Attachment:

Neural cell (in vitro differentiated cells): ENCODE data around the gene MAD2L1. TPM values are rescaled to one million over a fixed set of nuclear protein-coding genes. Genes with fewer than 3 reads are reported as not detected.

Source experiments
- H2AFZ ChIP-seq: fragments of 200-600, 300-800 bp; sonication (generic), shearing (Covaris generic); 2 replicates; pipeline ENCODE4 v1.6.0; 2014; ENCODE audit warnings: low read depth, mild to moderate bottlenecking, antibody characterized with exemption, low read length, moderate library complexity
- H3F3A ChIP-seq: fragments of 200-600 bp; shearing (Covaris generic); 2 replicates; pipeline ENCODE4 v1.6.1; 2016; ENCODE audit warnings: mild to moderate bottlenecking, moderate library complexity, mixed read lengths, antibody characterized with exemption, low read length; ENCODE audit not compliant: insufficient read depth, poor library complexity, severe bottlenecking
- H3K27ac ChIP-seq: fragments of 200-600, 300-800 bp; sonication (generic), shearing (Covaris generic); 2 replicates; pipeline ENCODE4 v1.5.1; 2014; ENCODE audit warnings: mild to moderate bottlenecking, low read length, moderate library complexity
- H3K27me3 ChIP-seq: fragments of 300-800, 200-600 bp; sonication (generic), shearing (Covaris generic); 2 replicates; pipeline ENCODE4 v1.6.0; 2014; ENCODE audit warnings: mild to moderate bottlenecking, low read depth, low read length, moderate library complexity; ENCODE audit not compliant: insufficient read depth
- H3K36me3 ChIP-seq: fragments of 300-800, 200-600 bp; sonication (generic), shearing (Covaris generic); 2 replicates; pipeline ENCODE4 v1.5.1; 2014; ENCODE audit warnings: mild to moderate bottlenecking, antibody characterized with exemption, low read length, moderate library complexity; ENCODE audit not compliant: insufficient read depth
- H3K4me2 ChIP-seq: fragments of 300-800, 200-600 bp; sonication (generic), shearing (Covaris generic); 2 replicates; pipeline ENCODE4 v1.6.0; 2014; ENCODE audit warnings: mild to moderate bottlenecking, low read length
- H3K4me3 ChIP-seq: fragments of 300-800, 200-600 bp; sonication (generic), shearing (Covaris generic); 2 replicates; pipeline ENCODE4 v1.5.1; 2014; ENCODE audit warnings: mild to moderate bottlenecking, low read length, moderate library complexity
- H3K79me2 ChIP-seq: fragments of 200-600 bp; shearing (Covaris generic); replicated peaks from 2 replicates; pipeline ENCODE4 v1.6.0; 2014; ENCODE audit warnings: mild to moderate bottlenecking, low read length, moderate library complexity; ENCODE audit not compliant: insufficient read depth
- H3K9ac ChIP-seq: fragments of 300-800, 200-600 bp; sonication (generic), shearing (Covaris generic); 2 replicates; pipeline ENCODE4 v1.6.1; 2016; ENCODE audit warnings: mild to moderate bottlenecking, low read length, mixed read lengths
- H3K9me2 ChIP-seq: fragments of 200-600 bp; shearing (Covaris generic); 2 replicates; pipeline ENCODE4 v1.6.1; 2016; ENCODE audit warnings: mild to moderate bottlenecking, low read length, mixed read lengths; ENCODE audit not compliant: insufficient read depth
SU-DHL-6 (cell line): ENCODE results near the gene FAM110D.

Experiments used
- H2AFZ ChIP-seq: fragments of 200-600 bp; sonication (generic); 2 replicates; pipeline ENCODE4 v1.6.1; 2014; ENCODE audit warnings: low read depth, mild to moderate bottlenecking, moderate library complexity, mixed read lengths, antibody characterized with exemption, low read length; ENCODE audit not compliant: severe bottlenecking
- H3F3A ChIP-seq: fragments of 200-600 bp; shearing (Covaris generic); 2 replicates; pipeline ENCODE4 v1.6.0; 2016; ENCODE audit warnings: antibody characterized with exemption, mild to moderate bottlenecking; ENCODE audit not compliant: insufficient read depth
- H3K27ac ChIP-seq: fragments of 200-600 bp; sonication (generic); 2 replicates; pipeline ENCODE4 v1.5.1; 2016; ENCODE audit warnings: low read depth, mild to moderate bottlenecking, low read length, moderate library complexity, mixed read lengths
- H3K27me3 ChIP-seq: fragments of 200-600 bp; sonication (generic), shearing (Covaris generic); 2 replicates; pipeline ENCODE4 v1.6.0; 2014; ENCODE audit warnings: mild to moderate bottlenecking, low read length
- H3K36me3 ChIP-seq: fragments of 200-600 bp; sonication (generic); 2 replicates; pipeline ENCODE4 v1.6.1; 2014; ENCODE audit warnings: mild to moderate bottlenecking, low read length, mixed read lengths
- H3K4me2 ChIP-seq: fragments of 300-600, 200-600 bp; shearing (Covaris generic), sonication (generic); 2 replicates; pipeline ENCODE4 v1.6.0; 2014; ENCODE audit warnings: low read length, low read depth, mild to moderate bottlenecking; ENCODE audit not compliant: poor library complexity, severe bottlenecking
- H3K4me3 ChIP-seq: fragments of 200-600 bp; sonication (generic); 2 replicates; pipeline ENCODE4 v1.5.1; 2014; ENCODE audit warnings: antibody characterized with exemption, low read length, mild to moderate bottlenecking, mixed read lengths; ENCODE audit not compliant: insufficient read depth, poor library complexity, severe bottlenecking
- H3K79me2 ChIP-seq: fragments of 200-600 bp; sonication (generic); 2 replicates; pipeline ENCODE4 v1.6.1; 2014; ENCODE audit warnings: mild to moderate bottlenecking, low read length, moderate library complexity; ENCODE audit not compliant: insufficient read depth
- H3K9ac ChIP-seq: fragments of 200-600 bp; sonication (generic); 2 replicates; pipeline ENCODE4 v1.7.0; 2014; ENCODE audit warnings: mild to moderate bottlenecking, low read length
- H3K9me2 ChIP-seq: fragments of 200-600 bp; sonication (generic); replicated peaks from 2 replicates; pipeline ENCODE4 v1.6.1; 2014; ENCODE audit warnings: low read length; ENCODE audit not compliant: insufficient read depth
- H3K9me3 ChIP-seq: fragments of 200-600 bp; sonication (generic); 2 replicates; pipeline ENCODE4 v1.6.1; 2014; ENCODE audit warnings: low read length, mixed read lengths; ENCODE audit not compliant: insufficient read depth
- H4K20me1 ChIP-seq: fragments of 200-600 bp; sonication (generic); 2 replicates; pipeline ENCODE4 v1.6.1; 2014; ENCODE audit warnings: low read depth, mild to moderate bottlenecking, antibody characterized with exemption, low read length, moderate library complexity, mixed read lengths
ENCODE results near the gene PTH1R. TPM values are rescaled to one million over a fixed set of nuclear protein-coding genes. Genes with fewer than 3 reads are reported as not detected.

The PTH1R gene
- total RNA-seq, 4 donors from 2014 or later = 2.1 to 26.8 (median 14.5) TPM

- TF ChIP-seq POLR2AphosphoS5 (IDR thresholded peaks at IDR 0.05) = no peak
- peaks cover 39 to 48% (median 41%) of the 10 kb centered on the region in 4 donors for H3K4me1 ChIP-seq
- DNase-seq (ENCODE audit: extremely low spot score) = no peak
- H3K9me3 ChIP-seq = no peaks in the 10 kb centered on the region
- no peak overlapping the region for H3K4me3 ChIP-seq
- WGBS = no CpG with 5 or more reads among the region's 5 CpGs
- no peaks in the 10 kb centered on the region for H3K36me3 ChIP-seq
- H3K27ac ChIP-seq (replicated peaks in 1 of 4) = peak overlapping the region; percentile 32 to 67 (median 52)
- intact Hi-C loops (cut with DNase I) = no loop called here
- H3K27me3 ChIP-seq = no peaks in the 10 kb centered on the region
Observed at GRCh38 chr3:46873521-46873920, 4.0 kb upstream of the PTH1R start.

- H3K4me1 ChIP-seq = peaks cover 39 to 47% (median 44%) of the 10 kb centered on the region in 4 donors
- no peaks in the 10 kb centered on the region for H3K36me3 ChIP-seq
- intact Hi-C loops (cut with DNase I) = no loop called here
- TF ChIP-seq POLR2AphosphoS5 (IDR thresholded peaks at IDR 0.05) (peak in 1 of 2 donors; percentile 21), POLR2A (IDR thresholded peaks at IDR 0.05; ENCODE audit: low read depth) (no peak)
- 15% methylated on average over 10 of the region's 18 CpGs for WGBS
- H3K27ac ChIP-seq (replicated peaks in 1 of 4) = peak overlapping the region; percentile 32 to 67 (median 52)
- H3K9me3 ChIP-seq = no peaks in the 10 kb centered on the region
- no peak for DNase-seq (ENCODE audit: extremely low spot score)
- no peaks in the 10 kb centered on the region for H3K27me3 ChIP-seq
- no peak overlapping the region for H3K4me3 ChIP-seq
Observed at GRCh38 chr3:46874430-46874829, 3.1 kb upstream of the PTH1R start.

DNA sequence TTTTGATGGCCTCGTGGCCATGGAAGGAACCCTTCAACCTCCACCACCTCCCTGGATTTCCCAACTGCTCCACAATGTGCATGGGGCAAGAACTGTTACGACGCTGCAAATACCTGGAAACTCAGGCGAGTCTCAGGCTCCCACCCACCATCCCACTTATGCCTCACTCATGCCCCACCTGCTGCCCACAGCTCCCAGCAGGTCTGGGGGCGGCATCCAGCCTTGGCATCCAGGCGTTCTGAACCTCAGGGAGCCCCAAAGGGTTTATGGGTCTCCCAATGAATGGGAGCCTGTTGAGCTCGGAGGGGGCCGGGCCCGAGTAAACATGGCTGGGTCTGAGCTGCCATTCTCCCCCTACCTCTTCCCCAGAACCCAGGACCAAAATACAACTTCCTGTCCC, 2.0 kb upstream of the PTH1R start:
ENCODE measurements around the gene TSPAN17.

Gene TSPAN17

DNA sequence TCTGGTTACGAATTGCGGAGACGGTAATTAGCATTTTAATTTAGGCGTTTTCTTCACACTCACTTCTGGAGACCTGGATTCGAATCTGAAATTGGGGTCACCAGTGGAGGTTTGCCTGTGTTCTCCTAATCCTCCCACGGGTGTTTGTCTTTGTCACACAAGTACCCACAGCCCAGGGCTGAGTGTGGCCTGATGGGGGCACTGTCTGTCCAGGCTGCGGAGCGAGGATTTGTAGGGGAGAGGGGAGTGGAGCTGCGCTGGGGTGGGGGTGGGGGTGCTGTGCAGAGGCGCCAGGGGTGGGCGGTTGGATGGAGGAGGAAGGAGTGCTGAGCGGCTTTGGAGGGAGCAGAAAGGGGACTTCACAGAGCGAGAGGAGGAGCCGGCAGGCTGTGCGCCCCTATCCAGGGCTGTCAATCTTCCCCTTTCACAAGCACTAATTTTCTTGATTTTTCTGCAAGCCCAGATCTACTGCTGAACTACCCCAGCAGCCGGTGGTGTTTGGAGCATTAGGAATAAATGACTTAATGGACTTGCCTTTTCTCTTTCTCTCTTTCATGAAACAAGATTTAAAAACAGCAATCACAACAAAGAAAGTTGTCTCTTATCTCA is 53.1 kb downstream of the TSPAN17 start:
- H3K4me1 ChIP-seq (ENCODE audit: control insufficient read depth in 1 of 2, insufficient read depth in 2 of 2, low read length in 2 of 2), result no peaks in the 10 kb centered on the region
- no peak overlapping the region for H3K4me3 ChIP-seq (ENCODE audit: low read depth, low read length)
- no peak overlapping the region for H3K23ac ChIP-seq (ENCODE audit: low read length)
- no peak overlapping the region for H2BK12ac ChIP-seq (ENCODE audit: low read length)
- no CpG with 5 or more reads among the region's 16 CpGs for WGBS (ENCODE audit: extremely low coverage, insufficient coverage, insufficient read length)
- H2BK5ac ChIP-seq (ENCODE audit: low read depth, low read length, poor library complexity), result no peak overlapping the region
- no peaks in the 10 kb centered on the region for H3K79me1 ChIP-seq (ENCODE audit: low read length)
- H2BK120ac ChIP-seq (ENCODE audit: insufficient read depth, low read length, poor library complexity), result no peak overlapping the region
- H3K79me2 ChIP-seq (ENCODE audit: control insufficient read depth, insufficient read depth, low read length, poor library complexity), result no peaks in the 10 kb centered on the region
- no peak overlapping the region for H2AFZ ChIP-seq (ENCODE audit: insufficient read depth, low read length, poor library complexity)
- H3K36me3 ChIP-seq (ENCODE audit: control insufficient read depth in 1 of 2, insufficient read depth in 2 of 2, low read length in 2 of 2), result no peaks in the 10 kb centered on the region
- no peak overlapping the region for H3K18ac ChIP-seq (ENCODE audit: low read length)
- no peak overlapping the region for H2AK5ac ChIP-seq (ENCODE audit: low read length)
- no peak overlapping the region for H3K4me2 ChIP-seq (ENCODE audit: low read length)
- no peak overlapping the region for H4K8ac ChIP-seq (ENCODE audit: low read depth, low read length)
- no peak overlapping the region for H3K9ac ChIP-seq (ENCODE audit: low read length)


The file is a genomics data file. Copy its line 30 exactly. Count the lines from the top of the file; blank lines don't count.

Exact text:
- TF ChIP-seq POLR2AphosphoS5 (IDR thresholded peaks at IDR 0.05) = no peak